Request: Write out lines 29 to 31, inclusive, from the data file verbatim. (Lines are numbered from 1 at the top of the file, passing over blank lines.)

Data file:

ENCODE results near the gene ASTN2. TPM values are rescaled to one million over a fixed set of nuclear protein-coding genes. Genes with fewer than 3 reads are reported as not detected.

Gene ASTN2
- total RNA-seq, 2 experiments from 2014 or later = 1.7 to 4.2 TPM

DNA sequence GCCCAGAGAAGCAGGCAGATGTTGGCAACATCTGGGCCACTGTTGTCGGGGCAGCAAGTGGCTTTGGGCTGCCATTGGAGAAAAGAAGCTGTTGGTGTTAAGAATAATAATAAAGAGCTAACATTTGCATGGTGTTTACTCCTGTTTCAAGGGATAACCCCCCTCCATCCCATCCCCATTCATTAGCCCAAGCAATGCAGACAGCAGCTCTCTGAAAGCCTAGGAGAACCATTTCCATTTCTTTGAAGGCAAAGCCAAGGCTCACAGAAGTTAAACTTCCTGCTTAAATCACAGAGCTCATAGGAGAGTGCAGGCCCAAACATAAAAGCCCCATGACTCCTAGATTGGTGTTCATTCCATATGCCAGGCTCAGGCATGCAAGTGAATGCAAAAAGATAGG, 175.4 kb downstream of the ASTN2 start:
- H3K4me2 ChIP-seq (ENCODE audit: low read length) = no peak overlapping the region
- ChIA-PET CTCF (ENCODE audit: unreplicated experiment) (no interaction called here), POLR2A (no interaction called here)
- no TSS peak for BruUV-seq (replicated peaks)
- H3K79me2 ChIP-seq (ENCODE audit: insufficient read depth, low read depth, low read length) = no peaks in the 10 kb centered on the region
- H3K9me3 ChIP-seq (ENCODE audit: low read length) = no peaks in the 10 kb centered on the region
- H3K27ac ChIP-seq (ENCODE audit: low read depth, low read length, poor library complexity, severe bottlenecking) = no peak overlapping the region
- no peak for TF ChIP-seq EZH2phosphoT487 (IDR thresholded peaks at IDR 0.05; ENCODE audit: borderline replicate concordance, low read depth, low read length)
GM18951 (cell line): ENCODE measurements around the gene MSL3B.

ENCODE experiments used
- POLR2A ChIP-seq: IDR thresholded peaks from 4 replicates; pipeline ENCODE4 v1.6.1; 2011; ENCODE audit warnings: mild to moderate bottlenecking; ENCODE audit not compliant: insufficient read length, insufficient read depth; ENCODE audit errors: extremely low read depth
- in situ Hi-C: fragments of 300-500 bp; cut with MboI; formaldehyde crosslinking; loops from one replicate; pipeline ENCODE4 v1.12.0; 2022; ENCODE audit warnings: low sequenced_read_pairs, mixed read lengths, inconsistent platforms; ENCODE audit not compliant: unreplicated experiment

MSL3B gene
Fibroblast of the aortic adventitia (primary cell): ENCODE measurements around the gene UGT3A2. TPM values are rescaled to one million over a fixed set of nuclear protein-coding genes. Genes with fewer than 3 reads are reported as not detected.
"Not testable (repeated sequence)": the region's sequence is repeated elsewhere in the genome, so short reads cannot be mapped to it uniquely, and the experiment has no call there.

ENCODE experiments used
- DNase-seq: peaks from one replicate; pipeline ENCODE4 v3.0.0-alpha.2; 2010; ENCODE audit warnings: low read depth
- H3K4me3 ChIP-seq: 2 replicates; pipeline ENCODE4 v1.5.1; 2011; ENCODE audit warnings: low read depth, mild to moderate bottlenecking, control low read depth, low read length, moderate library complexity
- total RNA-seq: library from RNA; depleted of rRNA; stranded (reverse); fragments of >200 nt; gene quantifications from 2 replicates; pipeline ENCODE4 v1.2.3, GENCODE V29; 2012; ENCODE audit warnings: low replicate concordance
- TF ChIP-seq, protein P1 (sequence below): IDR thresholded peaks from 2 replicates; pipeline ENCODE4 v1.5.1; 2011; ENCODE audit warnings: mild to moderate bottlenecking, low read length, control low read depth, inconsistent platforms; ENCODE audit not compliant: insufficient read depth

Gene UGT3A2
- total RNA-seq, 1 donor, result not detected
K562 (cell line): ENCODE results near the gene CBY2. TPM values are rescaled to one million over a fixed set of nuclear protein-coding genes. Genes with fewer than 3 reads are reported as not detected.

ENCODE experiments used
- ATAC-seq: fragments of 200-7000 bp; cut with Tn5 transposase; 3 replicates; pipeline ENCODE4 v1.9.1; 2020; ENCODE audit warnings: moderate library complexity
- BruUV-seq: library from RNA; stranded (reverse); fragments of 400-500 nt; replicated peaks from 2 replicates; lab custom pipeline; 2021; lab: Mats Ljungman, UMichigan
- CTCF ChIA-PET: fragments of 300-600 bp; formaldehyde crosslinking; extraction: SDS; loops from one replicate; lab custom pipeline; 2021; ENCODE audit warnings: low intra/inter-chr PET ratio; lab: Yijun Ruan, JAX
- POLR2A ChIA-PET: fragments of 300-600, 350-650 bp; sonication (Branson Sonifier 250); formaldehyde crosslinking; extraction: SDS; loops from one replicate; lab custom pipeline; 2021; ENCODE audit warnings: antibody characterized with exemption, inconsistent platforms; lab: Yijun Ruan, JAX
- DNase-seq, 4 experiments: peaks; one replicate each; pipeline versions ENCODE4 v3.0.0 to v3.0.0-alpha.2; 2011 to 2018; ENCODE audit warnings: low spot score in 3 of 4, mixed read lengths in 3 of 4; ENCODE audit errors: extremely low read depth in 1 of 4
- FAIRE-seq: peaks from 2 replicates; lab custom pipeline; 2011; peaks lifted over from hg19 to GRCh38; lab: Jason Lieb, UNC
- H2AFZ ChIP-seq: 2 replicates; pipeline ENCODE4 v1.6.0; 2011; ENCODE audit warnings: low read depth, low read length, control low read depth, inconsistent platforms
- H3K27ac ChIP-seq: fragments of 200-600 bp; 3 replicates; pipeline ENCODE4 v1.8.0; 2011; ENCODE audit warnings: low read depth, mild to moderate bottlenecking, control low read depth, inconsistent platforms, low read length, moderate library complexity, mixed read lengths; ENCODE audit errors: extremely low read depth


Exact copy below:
- BruUV-seq: library from RNA; stranded (reverse); fragments of 400-500 nt; replicated peaks from 2 replicates; lab custom pipeline; 2021; lab: Mats Ljungman, UMichigan
- CTCF ChIA-PET: fragments of 300-600 bp; formaldehyde crosslinking; extraction: SDS; loops from one replicate; lab custom pipeline; 2021; ENCODE audit warnings: low intra/inter-chr PET ratio; lab: Yijun Ruan, JAX
- POLR2A ChIA-PET: fragments of 300-600, 350-650 bp; sonication (Branson Sonifier 250); formaldehyde crosslinking; extraction: SDS; loops from one replicate; lab custom pipeline; 2021; ENCODE audit warnings: antibody characterized with exemption, inconsistent platforms; lab: Yijun Ruan, JAX